Posts from July 2009

RFC 1123 Date Form

Today I needed a simple RFC 1123 formatted date for a date in the future and I couldn't find a form online to do the formatting for me. So instead of breaking out Perl or something I took a few minutes to whip up a JavaScript version:

I haven't tested this across browsers, but it's working for me in Firefox 3.5. Get yer RFC 1123 here! Good for HTTP headers and whatnot.

Achievement Unlocked: Lost 20 Pounds

Three months ago Nelson posted about an iPhone app that was helping him track what he was eating: Calorie counting and metabolism. The post resonated with me, so I downloaded Lose It! and started using it. The application is simple: you enter your height, current weight, desired weight, and your desired timeframe for loss. The application comes up with a daily calorie budget and provides tools for tracking/estimating calories.

On April 28th I weighed 200 pounds and I set a goal of losing 20 pounds. Lose It! set a calorie budget for me around 2,100 calories/day, and estimated I'd lose the weight by mid-September. That all sounded fine, but I figured I'd get bored with the application in a week and nothing much would come of it. Like Nelson, I thought I'd at least get a sense of how many calories I was eating each day and that alone would be worth the effort of using it.

I ended up using Lose It! religiously for exactly four weeks. I took a week off at that point and then tracked my calories for one more week. I haven't touched it since. My last entry in the application was on June 8th, and by that point I had lost 10 pounds. Here we are another six weeks or so later and I reached my goal of losing 20 pounds. Hooray!

I have never been able to lose weight. I sit in front of a computer all day and I always assumed my weight problem was due to lack of exercise. Every few months I would make a resolution to run regularly and hopefully lose weight in the process. I could stick with an exercise plan for a couple weeks, but I'd eventually twist a knee or get too busy and give up. Counting calories has been perfect for me because there is no exercise involved and I didn't need to set aside large blocks of time to do it. I do ride my bike a few miles a few times each week and that's up a bit now that it's summer, but I don't ride nearly enough to account for the weight loss.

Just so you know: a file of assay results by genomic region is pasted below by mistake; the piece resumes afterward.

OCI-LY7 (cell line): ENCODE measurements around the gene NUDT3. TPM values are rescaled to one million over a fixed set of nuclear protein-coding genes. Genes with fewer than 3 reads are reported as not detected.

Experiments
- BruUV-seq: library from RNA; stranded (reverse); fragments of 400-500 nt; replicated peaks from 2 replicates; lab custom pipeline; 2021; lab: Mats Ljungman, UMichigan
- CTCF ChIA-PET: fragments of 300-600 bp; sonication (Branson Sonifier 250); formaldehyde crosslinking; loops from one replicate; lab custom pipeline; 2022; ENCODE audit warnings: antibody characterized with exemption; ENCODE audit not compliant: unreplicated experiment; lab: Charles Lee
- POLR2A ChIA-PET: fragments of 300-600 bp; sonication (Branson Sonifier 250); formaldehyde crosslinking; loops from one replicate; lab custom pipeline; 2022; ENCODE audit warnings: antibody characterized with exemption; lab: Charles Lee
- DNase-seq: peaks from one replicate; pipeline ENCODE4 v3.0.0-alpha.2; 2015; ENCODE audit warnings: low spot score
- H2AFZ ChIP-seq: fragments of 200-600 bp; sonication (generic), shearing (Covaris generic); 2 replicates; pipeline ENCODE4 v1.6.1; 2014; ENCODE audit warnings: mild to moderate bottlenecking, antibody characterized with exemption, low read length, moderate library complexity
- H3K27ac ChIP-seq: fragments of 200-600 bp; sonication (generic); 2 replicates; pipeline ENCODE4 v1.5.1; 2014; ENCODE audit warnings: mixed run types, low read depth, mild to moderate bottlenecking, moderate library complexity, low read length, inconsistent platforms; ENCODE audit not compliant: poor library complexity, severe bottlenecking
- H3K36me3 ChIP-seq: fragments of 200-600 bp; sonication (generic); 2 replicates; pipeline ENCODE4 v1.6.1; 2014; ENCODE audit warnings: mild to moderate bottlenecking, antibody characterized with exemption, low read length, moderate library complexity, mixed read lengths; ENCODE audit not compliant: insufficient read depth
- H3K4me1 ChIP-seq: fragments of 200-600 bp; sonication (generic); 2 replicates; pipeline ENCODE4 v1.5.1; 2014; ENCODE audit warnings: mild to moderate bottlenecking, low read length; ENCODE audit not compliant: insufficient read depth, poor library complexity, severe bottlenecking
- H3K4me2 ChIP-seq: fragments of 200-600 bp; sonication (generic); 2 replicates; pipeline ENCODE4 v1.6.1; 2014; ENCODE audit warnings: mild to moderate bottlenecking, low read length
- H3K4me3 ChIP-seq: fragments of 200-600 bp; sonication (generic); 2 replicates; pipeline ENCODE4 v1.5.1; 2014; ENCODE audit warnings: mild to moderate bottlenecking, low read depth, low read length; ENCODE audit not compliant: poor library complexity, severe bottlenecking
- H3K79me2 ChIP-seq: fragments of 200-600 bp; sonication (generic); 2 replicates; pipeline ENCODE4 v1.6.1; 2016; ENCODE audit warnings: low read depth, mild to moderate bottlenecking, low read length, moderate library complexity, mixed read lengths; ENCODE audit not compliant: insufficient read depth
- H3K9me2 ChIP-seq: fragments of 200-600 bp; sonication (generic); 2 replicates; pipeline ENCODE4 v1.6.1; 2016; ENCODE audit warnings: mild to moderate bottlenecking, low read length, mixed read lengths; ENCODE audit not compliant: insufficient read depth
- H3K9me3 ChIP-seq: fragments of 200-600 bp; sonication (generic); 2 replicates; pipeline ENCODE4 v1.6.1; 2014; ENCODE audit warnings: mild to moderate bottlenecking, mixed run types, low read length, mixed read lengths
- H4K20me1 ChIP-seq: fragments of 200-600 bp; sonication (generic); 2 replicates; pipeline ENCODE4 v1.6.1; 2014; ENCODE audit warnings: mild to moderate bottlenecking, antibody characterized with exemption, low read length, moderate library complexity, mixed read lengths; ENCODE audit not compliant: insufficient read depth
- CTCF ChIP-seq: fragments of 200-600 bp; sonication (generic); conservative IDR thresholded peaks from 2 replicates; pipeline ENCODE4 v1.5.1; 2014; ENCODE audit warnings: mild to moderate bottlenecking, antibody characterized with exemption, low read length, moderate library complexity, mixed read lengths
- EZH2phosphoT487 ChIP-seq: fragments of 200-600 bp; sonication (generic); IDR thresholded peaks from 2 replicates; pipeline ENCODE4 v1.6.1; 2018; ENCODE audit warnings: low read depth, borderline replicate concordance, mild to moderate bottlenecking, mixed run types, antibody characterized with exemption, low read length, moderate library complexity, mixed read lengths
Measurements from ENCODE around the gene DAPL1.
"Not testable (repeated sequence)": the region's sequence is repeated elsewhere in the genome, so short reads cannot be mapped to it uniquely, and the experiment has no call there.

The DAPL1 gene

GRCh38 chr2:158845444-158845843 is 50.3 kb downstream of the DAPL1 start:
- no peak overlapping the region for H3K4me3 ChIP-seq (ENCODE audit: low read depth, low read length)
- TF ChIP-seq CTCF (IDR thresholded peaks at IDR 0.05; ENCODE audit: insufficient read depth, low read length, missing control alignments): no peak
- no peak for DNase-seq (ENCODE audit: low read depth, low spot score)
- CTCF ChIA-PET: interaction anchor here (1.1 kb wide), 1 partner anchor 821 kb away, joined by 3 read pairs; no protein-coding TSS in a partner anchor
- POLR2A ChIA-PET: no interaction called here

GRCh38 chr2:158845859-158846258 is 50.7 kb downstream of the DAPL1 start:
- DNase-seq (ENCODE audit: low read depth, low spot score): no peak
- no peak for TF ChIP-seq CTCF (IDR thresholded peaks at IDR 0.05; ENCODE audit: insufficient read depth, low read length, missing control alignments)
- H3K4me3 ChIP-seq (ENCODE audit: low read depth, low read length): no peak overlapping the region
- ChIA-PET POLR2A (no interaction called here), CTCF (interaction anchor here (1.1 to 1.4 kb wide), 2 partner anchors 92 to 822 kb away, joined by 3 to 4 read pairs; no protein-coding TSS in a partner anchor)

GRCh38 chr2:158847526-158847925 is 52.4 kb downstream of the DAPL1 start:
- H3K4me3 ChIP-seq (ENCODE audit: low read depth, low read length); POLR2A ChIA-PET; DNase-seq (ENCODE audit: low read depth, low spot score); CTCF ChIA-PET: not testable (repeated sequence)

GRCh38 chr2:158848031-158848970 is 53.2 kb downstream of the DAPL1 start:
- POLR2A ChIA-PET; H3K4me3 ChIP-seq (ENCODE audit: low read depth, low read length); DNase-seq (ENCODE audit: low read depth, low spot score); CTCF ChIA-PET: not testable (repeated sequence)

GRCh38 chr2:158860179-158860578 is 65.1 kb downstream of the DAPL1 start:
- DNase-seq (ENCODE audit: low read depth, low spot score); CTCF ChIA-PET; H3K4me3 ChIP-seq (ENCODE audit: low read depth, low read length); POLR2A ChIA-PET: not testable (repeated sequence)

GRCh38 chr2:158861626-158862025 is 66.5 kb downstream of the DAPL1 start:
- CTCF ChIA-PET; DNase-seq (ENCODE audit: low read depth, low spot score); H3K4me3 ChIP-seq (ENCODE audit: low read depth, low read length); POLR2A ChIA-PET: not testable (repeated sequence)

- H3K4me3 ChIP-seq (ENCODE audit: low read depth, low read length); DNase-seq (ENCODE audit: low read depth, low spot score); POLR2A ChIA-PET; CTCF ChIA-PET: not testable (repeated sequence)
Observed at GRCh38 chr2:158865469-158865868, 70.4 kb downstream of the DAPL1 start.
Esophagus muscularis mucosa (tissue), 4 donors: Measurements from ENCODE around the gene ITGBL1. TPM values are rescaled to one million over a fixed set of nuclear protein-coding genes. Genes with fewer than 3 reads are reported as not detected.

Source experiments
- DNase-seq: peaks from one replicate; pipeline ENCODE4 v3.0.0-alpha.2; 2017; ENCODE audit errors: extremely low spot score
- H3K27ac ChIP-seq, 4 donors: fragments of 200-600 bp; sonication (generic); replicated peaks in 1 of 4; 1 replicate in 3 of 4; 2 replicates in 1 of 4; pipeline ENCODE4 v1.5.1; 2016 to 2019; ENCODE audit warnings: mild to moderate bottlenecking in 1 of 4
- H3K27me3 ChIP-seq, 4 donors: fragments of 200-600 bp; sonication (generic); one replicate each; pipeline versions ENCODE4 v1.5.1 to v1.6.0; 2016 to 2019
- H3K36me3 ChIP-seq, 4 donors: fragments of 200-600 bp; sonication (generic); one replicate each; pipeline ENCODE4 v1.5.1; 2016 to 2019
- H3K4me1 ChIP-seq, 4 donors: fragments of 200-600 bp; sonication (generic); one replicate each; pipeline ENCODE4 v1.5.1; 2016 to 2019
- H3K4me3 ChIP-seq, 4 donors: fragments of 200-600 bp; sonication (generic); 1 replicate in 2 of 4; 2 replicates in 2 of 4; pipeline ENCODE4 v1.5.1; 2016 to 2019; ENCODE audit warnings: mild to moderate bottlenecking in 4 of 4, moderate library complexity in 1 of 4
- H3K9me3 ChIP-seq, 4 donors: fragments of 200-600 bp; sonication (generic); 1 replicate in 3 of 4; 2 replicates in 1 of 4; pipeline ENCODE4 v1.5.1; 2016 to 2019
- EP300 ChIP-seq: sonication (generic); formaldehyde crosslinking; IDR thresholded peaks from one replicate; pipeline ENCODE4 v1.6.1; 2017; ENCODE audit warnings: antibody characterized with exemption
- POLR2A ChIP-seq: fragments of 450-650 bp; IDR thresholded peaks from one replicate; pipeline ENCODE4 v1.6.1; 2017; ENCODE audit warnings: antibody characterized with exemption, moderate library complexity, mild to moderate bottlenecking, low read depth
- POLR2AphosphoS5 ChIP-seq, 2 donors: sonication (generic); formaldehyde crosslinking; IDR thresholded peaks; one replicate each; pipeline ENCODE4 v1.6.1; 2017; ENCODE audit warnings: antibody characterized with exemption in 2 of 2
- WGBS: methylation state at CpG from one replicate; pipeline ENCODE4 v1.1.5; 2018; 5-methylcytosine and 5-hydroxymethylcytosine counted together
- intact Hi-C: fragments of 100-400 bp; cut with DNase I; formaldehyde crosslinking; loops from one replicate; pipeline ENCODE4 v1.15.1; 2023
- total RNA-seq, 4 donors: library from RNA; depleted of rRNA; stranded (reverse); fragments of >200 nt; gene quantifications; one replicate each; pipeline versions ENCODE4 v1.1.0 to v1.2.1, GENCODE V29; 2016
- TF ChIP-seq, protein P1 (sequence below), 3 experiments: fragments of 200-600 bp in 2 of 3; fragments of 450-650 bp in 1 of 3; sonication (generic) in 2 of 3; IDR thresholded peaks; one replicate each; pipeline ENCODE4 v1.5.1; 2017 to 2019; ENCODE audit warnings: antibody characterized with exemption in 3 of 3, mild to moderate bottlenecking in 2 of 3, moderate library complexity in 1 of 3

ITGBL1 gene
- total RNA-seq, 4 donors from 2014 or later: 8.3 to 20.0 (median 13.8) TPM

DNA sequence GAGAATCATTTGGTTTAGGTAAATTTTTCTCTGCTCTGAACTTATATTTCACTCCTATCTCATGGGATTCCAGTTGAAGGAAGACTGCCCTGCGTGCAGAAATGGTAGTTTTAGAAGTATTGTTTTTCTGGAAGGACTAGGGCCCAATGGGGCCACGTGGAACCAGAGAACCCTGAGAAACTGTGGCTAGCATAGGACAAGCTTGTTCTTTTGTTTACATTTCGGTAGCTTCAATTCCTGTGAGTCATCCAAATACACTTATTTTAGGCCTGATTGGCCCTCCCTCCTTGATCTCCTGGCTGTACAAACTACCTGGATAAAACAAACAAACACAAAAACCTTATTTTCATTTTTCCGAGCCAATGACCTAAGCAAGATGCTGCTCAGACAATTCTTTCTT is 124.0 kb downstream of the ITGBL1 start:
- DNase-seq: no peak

Why did Lose It! and counting calories work for me? I think it boils down to the simple idea that if you can track something you can change it. I found that I ate similar things every day and by tweaking my routines I could stay within the budget. For example, I used to have a bagel with cream cheese every morning and that was around 400 calories or more. By switching to an english muffin with almond butter, I saved about 50 calories and didn't feel like I was missing out. I used to view them as equal options for breakfast, but tracking every single calorie for a while taught me to see differences in food.